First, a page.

Once the cocoa beans are picked from a cocoa pod, the beans are left out in the sun to ferment. This fermentation process takes place on large sheets of banana leaves and ideally in a sheltered greenhouse-type place for hygiene. The beans are gently churned over frequently to ensure that each bean dries out evenly. The process not only allows the beans to develop in flavour and character, but to rid themselves of any bacteria they may be carrying and essentially to stop growing.
After anything from one week to three, depending on humidity and climates, the beans are ready for the next stage, roasting. Better quality chocolate will now be roasted steadily at a low temperature to ensure that no smoke forms and depletes flavour. Larger mass produced brands may roast at higher temperatures to ensure a quick turnaround.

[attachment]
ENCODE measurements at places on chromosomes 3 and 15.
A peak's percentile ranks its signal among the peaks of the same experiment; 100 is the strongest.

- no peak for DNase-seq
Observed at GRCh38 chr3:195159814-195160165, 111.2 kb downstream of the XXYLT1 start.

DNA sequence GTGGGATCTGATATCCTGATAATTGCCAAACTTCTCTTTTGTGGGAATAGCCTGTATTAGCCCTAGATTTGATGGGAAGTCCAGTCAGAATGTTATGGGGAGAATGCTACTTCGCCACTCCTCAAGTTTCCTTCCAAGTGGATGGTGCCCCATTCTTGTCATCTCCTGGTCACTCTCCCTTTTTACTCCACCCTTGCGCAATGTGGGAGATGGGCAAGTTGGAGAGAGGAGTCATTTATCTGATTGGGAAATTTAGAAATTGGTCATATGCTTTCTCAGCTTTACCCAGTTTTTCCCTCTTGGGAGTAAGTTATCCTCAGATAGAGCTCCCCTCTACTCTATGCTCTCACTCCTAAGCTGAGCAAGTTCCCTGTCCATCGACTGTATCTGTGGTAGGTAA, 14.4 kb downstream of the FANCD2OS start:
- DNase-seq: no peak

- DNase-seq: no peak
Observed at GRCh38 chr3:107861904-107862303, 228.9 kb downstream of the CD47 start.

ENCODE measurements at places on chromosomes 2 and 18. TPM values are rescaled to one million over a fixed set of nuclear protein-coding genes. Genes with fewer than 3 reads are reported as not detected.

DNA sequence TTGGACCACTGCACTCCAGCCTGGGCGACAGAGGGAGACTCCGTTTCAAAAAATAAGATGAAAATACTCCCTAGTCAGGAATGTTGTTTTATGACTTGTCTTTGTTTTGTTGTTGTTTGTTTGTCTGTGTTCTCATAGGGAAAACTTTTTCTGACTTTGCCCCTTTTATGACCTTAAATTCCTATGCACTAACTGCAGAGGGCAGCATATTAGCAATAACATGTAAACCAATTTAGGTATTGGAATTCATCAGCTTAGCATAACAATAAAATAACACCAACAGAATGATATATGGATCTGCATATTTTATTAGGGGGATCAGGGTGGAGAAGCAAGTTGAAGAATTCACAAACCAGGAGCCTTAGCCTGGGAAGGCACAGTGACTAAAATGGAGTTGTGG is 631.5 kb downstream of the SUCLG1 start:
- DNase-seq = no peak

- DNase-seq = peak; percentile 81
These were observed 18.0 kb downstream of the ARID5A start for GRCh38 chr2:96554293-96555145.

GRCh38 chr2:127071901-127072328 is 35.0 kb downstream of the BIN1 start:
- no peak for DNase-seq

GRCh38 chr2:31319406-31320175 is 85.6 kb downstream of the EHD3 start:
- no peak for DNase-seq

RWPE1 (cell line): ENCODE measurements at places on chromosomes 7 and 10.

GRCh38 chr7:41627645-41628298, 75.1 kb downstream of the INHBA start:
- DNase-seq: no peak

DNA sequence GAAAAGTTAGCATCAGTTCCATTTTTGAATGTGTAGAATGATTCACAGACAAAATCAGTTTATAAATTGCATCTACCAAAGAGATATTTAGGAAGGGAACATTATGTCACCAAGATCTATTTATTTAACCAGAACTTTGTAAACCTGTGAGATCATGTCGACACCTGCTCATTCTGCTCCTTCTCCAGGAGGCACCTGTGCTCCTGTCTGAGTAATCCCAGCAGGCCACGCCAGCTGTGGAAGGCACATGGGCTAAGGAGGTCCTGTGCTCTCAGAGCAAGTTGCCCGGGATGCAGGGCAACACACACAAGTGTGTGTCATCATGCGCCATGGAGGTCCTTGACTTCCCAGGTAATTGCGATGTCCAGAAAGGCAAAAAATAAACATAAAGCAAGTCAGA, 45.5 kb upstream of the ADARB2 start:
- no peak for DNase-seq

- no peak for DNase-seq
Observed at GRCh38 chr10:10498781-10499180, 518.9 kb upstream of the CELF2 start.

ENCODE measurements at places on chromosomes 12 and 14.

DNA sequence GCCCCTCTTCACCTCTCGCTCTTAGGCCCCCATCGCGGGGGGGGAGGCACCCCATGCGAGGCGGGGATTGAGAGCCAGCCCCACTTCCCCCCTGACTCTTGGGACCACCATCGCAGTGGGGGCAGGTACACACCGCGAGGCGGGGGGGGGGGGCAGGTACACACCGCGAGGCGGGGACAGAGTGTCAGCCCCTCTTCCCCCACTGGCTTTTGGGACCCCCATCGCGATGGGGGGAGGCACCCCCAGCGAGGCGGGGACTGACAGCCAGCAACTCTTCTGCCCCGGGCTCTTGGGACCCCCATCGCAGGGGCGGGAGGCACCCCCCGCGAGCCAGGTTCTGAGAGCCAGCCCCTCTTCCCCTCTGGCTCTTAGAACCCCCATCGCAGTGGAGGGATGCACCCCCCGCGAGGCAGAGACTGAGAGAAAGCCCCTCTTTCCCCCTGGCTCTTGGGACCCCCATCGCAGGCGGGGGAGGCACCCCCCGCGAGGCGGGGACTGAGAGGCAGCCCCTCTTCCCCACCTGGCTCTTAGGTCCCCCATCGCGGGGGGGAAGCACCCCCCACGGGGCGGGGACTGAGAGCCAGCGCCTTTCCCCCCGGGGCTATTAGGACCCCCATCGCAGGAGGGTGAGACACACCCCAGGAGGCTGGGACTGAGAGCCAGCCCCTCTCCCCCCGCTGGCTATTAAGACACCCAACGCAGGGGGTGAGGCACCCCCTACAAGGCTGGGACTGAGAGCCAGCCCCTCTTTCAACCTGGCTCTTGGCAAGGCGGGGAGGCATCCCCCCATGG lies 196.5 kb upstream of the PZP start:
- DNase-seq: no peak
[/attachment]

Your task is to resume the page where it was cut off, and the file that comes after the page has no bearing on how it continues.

Next up, winnowing. Machinery is used to separate the bitter outer husk from the bean itself. Once separated, the cocoa beans are now coarsely ground down form cocoa nibs, which are in turn ground down again to form a cocoa paste known as cocoa liquor.
Now this is the point that we start recognising chocolate as we know it. From the cocoa liquor, cocoa butter is extracted. Through conching, cocoa butter is then added back to the cocoa liquor but the amount largely depends on quality and brands. The mix is then churned to form a nice smooth consistency, ideally the longer the smoother the final product will be.
At this stage, the cocoa mix will be tempered and poured into moulds and bars to pass onto chocolatiers to create their own final chocolate product. And, as you can guess, the whole length of manufacturing process and tools used varies greatly between brands and their suppliers. Some of the commercial chocolate giants are more likely to be able to go from bean to bar in just a week with giant industrial processing.